Illustration by Art Seiden

Jewish Heroes and Heroines in America

1900 to World War II:

Rabbi Stephen Wise: A Leader In Zionism & Social Reform

by Seymour "Sy" Brody

Rabbi Stephen Samuel Wise was a leader in the Zionist movement and a social reformer who created the bridge between the old established American Jewish community and the eastern European immigrants who came here at the beginning of the 20th century. Wise was born March 17, 1874, in Budapest, Hungary, the eldest son of Sabine and Rabbi Aaron Weiss. His family came to the United States when he was an infant. His father became the religious leader of Congregation Rodeph Shalom in New York City, and the family decided to change its name to Wise.

Stephen Wise was educated in New York City and entered City College at the age of 15. His Jewish education was provided by his father and later he studied under other rabbis, including the chief rabbi of Vienna, Adolph Jellinek. In 1893, Stephen Wise was ordained a rabbi. He married Louise Waterman in New York City in 1900 and they had two children, James and Justine. He worked as an assistant rabbi at Congregation B'nai Jeshurun while attending Columbia University, where he received his doctorate in 1901. He became interested in social causes and supported a Brooklyn transit strike, fought against prostitution and gambling, and supported reform candidates.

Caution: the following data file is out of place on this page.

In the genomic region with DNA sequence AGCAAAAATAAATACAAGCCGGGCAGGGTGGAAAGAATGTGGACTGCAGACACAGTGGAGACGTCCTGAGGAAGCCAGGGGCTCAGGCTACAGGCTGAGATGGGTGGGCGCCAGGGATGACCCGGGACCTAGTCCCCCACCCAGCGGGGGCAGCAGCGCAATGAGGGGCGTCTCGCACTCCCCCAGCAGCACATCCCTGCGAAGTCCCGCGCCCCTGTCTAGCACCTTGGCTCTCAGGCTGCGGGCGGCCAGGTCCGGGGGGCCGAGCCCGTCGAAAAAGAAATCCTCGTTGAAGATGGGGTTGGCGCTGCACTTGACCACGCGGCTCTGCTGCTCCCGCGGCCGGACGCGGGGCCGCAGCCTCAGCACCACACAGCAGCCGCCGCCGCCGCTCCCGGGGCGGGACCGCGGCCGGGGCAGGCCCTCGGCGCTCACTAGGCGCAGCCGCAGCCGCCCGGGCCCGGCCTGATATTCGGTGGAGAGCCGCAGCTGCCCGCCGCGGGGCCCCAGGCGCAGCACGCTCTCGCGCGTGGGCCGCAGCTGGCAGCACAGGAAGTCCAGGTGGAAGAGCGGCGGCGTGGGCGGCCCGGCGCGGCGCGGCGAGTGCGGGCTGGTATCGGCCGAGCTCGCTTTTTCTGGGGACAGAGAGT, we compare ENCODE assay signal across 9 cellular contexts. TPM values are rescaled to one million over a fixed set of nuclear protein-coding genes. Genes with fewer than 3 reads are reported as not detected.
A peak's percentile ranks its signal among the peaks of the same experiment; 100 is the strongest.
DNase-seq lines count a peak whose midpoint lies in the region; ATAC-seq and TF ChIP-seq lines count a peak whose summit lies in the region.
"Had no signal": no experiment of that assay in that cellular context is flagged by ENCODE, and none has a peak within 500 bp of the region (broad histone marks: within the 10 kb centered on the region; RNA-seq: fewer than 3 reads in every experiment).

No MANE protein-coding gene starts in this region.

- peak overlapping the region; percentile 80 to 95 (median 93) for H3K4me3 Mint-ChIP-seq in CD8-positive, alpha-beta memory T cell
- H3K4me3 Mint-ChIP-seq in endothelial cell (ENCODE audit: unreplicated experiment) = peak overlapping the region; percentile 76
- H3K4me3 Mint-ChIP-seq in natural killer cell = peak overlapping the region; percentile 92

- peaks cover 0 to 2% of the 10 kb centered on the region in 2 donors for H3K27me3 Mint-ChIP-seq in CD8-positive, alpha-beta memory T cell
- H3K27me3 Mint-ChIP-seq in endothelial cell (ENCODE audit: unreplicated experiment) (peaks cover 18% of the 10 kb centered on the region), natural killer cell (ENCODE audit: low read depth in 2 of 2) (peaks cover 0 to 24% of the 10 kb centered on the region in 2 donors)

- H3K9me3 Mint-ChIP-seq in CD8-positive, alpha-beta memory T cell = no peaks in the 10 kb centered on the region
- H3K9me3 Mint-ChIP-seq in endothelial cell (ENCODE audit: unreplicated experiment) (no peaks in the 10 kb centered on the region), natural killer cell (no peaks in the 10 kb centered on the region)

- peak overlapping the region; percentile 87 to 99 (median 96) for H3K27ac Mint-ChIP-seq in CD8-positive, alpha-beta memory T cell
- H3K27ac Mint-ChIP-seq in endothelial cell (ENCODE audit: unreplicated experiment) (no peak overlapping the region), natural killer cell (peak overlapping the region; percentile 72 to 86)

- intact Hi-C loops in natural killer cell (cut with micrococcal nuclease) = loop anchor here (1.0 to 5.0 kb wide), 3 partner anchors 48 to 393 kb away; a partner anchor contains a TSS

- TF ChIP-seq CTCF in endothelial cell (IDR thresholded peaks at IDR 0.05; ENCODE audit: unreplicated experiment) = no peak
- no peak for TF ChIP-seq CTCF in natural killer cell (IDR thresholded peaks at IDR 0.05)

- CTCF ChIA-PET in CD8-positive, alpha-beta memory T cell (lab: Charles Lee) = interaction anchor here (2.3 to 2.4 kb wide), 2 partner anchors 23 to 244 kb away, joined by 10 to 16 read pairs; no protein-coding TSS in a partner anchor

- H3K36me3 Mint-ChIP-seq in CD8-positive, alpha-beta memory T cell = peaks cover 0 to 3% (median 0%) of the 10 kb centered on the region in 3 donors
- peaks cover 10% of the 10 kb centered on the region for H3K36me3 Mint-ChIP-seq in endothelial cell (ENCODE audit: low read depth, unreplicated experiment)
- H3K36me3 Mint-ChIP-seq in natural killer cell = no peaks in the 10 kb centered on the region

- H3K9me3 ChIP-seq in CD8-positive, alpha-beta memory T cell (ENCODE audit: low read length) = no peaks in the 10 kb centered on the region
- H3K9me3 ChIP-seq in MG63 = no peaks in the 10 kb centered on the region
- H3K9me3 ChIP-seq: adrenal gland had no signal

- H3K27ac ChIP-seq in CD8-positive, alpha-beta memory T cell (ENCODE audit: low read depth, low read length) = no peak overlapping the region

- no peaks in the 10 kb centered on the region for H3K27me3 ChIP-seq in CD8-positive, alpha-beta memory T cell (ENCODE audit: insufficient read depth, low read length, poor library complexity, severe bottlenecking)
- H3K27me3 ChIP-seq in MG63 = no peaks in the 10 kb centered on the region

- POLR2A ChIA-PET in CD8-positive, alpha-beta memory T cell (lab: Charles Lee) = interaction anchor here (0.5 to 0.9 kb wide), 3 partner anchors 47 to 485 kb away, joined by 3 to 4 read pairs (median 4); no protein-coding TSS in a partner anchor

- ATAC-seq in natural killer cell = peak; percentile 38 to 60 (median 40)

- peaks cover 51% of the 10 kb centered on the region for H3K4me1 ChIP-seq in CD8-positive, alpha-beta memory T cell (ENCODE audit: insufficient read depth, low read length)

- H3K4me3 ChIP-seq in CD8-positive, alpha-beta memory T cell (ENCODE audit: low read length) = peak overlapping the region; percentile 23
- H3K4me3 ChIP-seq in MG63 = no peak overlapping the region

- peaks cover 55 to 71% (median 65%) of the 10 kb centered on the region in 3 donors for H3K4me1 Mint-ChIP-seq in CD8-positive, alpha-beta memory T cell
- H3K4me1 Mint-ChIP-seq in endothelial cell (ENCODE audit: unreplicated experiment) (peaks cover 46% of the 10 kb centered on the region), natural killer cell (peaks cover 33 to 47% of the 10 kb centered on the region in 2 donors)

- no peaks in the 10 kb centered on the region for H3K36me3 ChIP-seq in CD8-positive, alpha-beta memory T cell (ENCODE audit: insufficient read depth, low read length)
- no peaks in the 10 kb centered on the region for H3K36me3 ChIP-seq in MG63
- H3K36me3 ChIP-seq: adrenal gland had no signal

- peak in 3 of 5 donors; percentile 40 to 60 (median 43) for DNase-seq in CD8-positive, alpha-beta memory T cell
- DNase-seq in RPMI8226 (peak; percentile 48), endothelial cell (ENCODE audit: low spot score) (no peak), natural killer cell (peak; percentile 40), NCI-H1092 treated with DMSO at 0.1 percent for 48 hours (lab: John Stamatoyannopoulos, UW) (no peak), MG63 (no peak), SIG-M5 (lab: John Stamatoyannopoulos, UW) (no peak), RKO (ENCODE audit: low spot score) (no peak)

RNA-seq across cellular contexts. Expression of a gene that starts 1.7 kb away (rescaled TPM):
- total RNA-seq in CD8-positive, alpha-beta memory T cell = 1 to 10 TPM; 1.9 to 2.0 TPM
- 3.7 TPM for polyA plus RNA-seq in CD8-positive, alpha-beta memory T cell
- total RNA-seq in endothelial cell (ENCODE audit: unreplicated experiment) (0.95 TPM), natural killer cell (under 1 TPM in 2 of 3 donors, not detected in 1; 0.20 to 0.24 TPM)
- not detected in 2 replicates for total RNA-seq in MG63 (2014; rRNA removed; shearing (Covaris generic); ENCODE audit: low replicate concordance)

Wise found himself in the national spotlight when he refused an offer to become the rabbi of the prestigious Temple Emanu-El in New York City because the congregation denied his demand for a free pulpit. A year later, in 1907, Wise founded the Free Synagogue in New York City, where there were no restrictions of any kind on the pulpit. He served there for 43 years.

Wise was a co-founder of the National Association for the Advancement of Colored People in 1909. He also became involved in mediation and arbitration of labor disputes. In 1911, he was greatly affected by the Triangle Shirtwaist Company fire, in which 146 women lost their lives. He fought against sweatshops and unsafe factories.

Wise became interested in Zionism, and in 1897, he and others founded the Federation of American Zionists. He traveled abroad to attend Zionist conferences and pledged to Theodor Herzl that he would devote his life to Zionism. In 1918, Wise was elected president of the newly formed Zionist Organization of America. In 1925, he was chosen to become president of the American Jewish Congress, a position that he held until his death in 1949.

When Hitler came to power in 1933, Wise organized Jews and non- Jews against Nazi Germany. Wise held a rally at Madison Square Garden, at which he called for a boycott of German goods. The fight against Hitler led to the formation of the World Jewish Congress.

This is one of the 150 illustrated true stories of American heroism included in Jewish Heroes and Heroines of America, © 1996, written by Seymour "Sy" Brody of Delray Beach, Florida, illustrated by Art Seiden of Woodmere, New York, and published by Lifetime Books, Inc., Hollywood, FL.

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